So for that reason, I really needed an actor like Vincent, who I think is one of the best in terms of delivering emotion without overdoing it, and yet he has this kind of sensitivity that is already on the surface of who he is. It's always present in him, this vulnerability, this sensitivity, this hypersensitivity, I want to say. I think that's what makes him an amazing actor. That's the reason why I thought of him in the first place. But also because I’ve known him for 11 years now, I knew also that somehow it was time for him to be in a film whose codes, like the codes of my cinema, he did not quite control. I knew that he wanted a bit of adventure, of danger because he has done so many great parts. So I think he was eager to discover another part of himself as an actor through my film, and indeed he didn't know any of my codes. On set, I never allow actors to go watch the monitor and no one watches the rushes. I don't even watch the rushes. I'm in constant movement forward, and I never go back to the images we've shot. So that was risky for him, but I knew that it was time for him to do that, and he did it very like him happily and willingly, and that's how both our wills met over this film.
MF: Did you have anyone in mind when you were casting the Alexa/Adrien character?
Ducournau: No, I had a figure in mind, but no one is specific. I wanted to work with a non-professional person so that the audience would not project anything else other than the characters onto her. I wanted a fresh new face completely, because I was afraid that if I had taken a famous actress or famous actor for that part, then people would have just projected their gender, the gender of the actors and actress into it, thinking about all the films that they have seen them in. That would have made the transformation of Alexia/Adrien way more difficult to accept by the audience. It was very crucial that it was someone who was androgynous first thing. I think it was mandatory for that part. Someone who was completely blank of any types of projections for the audience.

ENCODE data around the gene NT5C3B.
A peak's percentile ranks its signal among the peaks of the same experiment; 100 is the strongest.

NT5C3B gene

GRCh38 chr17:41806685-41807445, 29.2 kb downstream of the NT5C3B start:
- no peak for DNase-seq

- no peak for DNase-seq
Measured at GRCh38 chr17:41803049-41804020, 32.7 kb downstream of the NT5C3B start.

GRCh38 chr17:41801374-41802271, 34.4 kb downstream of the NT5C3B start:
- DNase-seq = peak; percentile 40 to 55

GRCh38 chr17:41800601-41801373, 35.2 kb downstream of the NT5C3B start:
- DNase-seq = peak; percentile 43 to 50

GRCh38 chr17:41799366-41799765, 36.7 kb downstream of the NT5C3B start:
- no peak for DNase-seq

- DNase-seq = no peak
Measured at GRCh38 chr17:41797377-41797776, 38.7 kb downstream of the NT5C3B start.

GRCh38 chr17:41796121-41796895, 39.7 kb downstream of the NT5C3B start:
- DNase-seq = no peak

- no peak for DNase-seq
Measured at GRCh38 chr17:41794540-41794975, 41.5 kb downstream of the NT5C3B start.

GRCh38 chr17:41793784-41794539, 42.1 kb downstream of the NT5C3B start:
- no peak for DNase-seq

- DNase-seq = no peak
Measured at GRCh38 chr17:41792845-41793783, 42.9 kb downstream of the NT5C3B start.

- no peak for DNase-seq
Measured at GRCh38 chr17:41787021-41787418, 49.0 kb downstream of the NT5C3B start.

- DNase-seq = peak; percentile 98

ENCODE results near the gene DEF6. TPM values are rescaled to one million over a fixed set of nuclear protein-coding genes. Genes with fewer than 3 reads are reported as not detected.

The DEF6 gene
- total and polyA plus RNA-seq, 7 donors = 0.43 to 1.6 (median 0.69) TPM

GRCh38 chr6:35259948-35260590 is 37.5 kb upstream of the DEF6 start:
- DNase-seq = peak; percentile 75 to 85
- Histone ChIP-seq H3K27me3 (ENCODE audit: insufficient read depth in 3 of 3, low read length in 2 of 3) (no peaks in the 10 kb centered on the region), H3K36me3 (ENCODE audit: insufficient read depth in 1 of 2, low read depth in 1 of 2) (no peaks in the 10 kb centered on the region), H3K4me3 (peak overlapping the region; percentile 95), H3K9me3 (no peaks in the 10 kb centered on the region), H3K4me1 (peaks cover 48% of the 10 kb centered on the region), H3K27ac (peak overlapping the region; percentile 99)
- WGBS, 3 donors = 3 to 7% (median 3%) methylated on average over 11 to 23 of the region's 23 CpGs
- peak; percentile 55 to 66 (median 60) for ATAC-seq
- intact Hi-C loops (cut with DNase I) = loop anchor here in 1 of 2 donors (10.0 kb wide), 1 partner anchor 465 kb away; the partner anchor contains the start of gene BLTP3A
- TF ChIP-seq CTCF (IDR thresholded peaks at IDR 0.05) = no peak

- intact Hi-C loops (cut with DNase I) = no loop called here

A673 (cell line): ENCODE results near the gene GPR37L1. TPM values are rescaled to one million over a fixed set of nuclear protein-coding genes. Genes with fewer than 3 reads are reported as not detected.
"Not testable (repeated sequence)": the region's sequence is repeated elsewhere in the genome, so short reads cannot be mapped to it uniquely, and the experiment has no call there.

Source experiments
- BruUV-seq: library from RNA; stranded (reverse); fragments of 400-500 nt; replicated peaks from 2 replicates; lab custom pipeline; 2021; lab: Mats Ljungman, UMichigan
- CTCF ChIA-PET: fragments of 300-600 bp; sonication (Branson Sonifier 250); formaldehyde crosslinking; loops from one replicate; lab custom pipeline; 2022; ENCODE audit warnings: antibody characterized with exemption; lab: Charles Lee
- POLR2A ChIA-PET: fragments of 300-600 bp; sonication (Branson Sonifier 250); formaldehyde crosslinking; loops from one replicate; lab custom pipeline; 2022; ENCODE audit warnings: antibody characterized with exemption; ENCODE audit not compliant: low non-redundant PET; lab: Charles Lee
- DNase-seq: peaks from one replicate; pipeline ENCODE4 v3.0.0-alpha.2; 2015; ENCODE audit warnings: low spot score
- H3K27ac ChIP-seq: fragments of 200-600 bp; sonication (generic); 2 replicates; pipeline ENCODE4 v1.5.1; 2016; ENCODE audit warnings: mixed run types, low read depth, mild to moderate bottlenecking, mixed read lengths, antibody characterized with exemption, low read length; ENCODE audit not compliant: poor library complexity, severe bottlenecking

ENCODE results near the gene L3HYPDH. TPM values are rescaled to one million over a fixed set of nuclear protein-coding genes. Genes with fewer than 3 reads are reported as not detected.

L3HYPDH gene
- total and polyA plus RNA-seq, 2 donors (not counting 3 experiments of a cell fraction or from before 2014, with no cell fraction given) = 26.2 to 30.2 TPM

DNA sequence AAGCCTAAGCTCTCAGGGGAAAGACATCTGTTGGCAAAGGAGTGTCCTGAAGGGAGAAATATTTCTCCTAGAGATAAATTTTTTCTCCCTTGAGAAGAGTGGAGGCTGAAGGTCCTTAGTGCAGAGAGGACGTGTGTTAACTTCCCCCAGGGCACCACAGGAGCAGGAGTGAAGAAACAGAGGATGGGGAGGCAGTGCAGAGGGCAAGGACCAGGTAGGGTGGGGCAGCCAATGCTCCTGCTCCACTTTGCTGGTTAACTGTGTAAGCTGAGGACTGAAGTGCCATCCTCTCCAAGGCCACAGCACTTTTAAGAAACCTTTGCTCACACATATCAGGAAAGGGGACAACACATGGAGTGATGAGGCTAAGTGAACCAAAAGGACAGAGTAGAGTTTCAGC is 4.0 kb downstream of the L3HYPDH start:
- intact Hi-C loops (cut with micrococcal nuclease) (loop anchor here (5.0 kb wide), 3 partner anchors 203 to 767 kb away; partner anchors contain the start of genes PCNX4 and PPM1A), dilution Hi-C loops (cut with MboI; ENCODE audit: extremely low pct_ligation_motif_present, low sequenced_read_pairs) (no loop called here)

MF: The film has a dynamic soundtrack, how did you choose the songs for it?
Ducournau: That was tricky, because all of these songs were actually written in the script. So I had thought of them and chose them very carefully ahead. They are part of the script. Each one of these songs I chose because I love the melody and I love the feelings that get out of the songs, but more importantly I chose them because of the lyrics. We can actually tell us something about the characters at that moment. The Caterina Caselli song, for example, goes “Nessuno mi può giudicare, nemmeno tu” which means in Italian, “no one can judge me and even less you”. During that scene for Alexia, it was extremely important that we are with her in that scene. That we have empathy for her in that scene, through her fatigue, through her being fed up with all these people coming, and the comedy that goes with. There is really this thing like, if you have empathy with me at that moment, then you can’t judge me. It’s like she's talking to the audience through the lyrics. This was the same for many other songs. The tricky part was that once I had written them in the script and how important they were for the film, finding the rights was the whole other difficulty that we had to face afterwards.